Triangle

Course overview

Insights from data science are most valuable when they exist alongside a knowledge and understanding of the ways in which individuals, businesses and governments make decisions.

On our Economics and Data Science MSc, you will learn about the data science methods used widely in economic analysis, such as Lasso, random forests and supervised learning.

You will take specialist core modules that will teach key methods such as machine learning and coding, economic decision making and their application in economics. You can choose from a range of options to suit your interests and career goals. You will also undertake a dissertation in big data economics.

With an advanced degree in economics and data science from the University of Nottingham, you will graduate with all the knowledge, practical skills and confidence you need to stand out to employers and progress as a professional economist, policy maker or academic researcher.

Why choose this course?

Flexible course

with a range of modules informed by our world-leading research

Modern techniques

Learn modern techniques in Machine Learning and Big Data

One-to-one supervision

by a faculty member for your dissertation

Gain real experience

by applying for internships and placements through our faculty placements scheme

Top 100

in the world for economics

Course content

This course comprises 120 credits of core and optional taught modules, plus a 60-credit dissertation on a subject of your choice.

Semester one

In semester one, you will take the core module, Machine Learning for Economics, along with modules in microeconomics or macroeconomics, econometric theory and economic data analysis.

Semester two

In semester two, you will take the advanced core module, Big Data Economics, and choose three optional modules. You will also start work on your dissertation by taking a module in economic research methodology.

Dissertation

After completing your semester two modules, you will undertake a 15,000-word supervised dissertation, with one-to-one support from an expert academic supervisor. This will apply the machine learning and big data techniques to an economic research question.

Modules

Core modules

Microeconomic Theory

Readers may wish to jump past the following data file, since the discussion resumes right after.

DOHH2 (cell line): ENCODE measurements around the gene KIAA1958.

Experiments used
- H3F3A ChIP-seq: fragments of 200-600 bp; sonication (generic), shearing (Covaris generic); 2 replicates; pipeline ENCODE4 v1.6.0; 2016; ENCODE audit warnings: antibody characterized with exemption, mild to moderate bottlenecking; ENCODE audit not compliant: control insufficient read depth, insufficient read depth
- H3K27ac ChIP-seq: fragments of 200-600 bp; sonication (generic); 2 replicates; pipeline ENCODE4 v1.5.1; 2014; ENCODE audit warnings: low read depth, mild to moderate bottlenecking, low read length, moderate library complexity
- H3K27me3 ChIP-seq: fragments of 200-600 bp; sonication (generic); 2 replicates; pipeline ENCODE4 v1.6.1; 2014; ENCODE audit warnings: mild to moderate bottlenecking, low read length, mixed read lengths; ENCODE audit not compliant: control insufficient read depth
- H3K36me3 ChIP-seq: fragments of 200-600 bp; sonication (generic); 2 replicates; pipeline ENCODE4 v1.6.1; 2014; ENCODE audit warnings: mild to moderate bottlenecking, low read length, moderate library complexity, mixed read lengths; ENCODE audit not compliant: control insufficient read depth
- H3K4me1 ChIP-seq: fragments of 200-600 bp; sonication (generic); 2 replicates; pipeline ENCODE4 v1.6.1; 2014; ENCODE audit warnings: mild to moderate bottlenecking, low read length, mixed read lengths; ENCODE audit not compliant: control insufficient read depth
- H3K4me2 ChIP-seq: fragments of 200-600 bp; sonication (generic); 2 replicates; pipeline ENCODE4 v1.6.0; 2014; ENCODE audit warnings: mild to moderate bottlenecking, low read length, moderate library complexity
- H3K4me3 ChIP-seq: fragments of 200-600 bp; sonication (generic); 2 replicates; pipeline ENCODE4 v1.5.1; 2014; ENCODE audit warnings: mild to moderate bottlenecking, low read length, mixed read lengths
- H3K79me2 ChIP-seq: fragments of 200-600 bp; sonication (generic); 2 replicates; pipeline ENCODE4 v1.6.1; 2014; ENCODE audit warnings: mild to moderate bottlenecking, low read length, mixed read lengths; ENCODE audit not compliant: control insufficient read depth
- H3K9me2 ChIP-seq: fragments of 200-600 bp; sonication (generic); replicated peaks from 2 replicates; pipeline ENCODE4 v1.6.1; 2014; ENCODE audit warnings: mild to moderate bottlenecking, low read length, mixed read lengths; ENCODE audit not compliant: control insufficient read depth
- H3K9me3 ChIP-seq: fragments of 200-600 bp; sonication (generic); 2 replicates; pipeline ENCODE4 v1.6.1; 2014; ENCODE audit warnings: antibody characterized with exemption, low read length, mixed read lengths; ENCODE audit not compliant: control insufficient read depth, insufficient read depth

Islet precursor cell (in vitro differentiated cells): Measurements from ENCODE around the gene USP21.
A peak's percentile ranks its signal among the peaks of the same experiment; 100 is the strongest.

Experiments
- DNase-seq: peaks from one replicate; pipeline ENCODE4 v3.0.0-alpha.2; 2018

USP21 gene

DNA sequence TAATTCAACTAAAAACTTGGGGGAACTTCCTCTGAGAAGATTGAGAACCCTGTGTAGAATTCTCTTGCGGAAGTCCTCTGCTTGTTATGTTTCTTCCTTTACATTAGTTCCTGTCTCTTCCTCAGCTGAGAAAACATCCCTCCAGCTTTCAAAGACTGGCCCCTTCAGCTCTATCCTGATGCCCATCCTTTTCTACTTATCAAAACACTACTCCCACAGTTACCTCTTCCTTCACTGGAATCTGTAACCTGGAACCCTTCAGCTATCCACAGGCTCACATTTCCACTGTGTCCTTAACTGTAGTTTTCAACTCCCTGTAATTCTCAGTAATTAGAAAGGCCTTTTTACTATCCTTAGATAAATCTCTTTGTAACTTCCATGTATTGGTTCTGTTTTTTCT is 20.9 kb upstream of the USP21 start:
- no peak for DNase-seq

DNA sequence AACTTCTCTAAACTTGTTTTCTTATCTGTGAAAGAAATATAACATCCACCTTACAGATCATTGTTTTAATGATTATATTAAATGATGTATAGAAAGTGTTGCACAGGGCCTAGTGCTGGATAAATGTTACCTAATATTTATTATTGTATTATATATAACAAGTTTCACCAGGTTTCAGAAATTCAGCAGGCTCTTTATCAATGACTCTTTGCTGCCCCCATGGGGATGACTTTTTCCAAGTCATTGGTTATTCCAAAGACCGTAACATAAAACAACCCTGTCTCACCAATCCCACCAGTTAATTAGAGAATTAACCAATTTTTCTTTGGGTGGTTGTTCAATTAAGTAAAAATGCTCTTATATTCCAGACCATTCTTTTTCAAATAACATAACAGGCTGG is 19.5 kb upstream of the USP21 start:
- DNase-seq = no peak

This module covers:

  • modern techniques of microeconomic theory
  • foundations and applications of game theory
  • information economics
Macroeconomic Theory

This module will cover analytical and theoretical issues in macroeconomics including:

  • modelling aggregate variables under adaptive and rational expectations
  • modelling with imperfect competition
  • constructing overlapping generations models
  • price inertia
Econometric Theory

This module teaches the core techniques of econometric theory, including:

  • detailed analysis of the multiple linear regression model
  • large sample theory
  • asymptotic testing procedures
  • non-linear techniques
  • mis-specification testing
Economic Data Analysis

This module provides you with 'hands on' training in the use, presentation and interpretation of economic data, including time series, cross-section and panel data. It comprises of:

  • an introduction to basic principles of economic data analysis
  • descriptive statistics
  • hypothesis testing
  • simple and multiple regression
  • introduction to panel data
  • introduction to dynamic modelling
  • time series models

The module will include a series of practical classes using econometrics software packages.

Machine Learning for Economics

This module is intended as an introduction of the methodology and implementation of machine learning methods used widely in economic analysis; the module provides an introduction to the analysis of large datasets, with more up to date Big Data methods introduced later as natural developments. Topics will include:

  • an introduction to statistical computing in R
  • generating random variables and random processes